These words from the Sermon on the Mount also came to mind: "Let your ‘Yes’ mean ‘Yes,’ and your ‘No’ mean ‘No.’ Anything more is from the evil one" (Matthew 5:37). I want to be a person who keeps his word, especially to someone to whom I have made a sacred vow. Like the second son, it was not a matter of changing my mind but sticking with my commitment. The commitment that should underlie all my commitments is the one I made some 30 years ago: following Jesus. He seems to enjoy leading out of my comfort zone, away from that self-satisfied existence I seem to think I want. In truth, it is unsatisfying. I am made and redeemed for more.

Well enough about me (said the self-absorbed person). How are you? I hope you are well during these trying times, these times when we are reaping the whirlwind as a result of our unwillingness to respect creation, respect each other, our refusal to be good stewards of creation or to be our brothers and sisters keeper.

As the twenty-third anniversary of his sudden death came and went this month, I've been listening to a lot to the music of Rich Mullins. And so, with zero hesitation, our traditio for this final Friday of September in the time of COVID is "Sometimes by Step." Because I want you to meet Rich, too, it is a live version. Hey, if you speak Portuguese, you can follow along too!

Sunday, September 20, 2020

Twenty-fifth Sunday in Ordinary Time

Readings: Isa 55:6-9; Ps 145:2-3.8-9.17-18; Phil 1:20c-24.27a; Matt 20:1-16a

When we hear or read something from scripture written in the voice of God saying something like what heard in today’s first reading- your ways are not my ways- your ways are not my ways1- we often think what is being referred to is some inaccessible part of God, some aspect of God about which we know nothing. At least in our reading from Isaiah, this is not the case.

In this oracle from deutero-Isaiah, captive Israel, to whom it is initially addressed, is urged to “turn to the LORD for mercy; to our God, who is generous and forgiving.”2 Only after this exhortation is the difference between God’s ways and human ways mentioned. In short, God is not like us because God is merciful, generous, and forgiving.

In no way do we, like the apostle Paul, express that for us “life is Christ” than by being merciful, generous, and forgiving.3 To live in and through Christ by the power of the Holy Spirit, you must die to self. This is the central paradox of being a Christian, which was elaborated clearly by Jesus in our Gospel reading a few weeks ago: “whoever wishes to save his life will lose it, but whoever loses his life for my sake will find it.”4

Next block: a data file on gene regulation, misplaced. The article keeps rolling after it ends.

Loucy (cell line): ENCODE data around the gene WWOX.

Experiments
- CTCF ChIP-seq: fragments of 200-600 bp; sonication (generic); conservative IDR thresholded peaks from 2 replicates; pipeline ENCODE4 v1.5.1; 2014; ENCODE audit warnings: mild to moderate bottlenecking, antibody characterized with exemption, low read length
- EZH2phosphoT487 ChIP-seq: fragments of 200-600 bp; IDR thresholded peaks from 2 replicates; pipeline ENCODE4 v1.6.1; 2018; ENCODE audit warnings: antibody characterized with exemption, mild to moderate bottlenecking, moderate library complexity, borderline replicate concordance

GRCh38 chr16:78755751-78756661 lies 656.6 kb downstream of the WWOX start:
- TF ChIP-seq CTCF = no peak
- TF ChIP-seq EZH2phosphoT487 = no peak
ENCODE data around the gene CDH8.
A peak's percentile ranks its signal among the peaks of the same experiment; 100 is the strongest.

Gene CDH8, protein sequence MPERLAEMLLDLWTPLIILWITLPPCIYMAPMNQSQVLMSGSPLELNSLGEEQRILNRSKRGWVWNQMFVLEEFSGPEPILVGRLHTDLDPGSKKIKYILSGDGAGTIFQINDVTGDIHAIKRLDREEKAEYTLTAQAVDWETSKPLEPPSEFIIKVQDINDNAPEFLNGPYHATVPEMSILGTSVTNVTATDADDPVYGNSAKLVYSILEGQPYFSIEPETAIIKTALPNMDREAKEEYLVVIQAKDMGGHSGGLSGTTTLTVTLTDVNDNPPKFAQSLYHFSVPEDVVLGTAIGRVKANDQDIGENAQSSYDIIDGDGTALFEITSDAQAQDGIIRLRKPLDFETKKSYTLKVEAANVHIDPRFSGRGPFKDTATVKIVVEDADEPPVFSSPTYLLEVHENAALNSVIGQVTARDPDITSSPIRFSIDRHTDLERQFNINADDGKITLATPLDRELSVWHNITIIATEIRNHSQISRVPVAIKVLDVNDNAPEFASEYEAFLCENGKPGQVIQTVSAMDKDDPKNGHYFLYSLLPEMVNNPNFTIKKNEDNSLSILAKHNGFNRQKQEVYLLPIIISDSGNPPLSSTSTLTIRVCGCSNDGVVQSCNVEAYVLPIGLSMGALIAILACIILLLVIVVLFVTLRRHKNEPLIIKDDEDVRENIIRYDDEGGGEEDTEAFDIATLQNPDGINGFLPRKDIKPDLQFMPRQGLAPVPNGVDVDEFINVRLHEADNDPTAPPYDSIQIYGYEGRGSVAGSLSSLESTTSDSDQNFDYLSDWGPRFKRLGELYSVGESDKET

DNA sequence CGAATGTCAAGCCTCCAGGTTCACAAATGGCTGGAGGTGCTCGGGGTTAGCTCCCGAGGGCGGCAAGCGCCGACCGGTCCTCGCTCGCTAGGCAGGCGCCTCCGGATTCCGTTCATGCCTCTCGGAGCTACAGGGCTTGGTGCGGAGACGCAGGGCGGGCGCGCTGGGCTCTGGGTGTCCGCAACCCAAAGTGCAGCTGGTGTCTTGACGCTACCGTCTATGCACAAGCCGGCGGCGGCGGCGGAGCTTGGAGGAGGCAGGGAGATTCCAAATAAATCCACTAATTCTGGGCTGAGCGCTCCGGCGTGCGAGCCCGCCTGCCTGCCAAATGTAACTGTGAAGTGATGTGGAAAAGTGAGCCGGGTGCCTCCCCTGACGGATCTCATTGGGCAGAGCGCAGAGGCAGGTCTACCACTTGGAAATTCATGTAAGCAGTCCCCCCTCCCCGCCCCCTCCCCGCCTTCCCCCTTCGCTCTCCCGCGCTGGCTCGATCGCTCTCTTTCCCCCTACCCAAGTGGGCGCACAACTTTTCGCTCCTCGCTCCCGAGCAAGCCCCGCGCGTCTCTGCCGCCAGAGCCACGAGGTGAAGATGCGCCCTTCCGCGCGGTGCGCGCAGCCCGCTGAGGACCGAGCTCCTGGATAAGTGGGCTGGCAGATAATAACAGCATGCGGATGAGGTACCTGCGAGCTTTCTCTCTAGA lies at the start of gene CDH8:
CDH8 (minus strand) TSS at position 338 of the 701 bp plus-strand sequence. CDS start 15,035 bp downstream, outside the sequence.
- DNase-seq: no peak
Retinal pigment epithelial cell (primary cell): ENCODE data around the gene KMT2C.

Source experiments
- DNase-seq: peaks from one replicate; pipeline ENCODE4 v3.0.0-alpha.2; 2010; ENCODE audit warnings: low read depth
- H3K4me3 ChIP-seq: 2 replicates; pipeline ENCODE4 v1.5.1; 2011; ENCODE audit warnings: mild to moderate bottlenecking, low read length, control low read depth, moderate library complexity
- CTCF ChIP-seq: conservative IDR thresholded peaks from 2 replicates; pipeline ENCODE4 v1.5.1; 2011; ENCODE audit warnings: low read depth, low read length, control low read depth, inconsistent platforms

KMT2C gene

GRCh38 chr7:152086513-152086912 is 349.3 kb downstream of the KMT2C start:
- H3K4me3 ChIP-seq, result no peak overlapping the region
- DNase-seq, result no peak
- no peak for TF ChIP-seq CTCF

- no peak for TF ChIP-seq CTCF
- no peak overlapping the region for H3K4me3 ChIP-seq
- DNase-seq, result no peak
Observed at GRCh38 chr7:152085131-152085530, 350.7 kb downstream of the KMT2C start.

When you read or hear the words “The kingdom of God is like…” in any of the Gospels, pay close attention. What follows is an analogy, what we might call “a real-world” example of God’s kingdom. At least from the perspective of contemporary society in the United States, the kingdom of God as taught by Jesus is something of a bizarro world.

In reality, the natural human response to the parable we just heard is, “That’s not fair!” You’re right to respond that way. Fairness and justice, while related, are not synonymous. But there is an even greater difference between fairness and mercy.

Mercy, as the Latin word for it- misericordia- indicates, is a matter of the heart. Translated literally misericordia means having a heart for the poor.5 It is precisely this that we see in the landowner in Jesus’s parable, making him analogous to God.

I imagine that picking day laborers was a bit like how we used to choose sports teams during recess at school. So, the fittest, strongest, those whom the one choosing judged to be most able-bodied, were chosen first. The fifth group, who made themselves available to work but were not hired by anyone all day, were likely those judged not fit to work.

Since the Nazi slaughter of Europeans Jews, the phrase “not fit to work” carries an eerie echo, one that undermines human dignity. In Jesus’s time and place, there was no social safety net. No work meant no pay. No pay meant no food for the worker and his/her family. This often reduced men to begging and women to prostitution.

Summarizing an analysis of the work of Saint Thomas Aquinas by theologian Yves Congar, Cardinal Walter Kasper notes:
God is not like a judge or a public servant, who justly applies the law established by a higher authority. God is the sovereign Lord, who is not subject to the law of another, but rather is the Lord who imparts his gifts in a sovereign way…[God] does not proceed in an arbitrary fashion; rather, he acts according to his own loving kindness. Therefore, mercy is not opposed to justice. Mercy does not suspend justice; rather, mercy transcends justice; mercy is the fulfillment of justice6
To those for whom “life is Christ,” the Kingdom of God is not a dream deferred. God’s kingdom is not only present in our midst but is made present wherever and whenever God’s high and exalted ways are followed; wherever mercy is found. This is why in the Beatitudes, which constitute the core of Jesus’s teaching, he asserts: “Blessed are the merciful, for they will be shown mercy.”7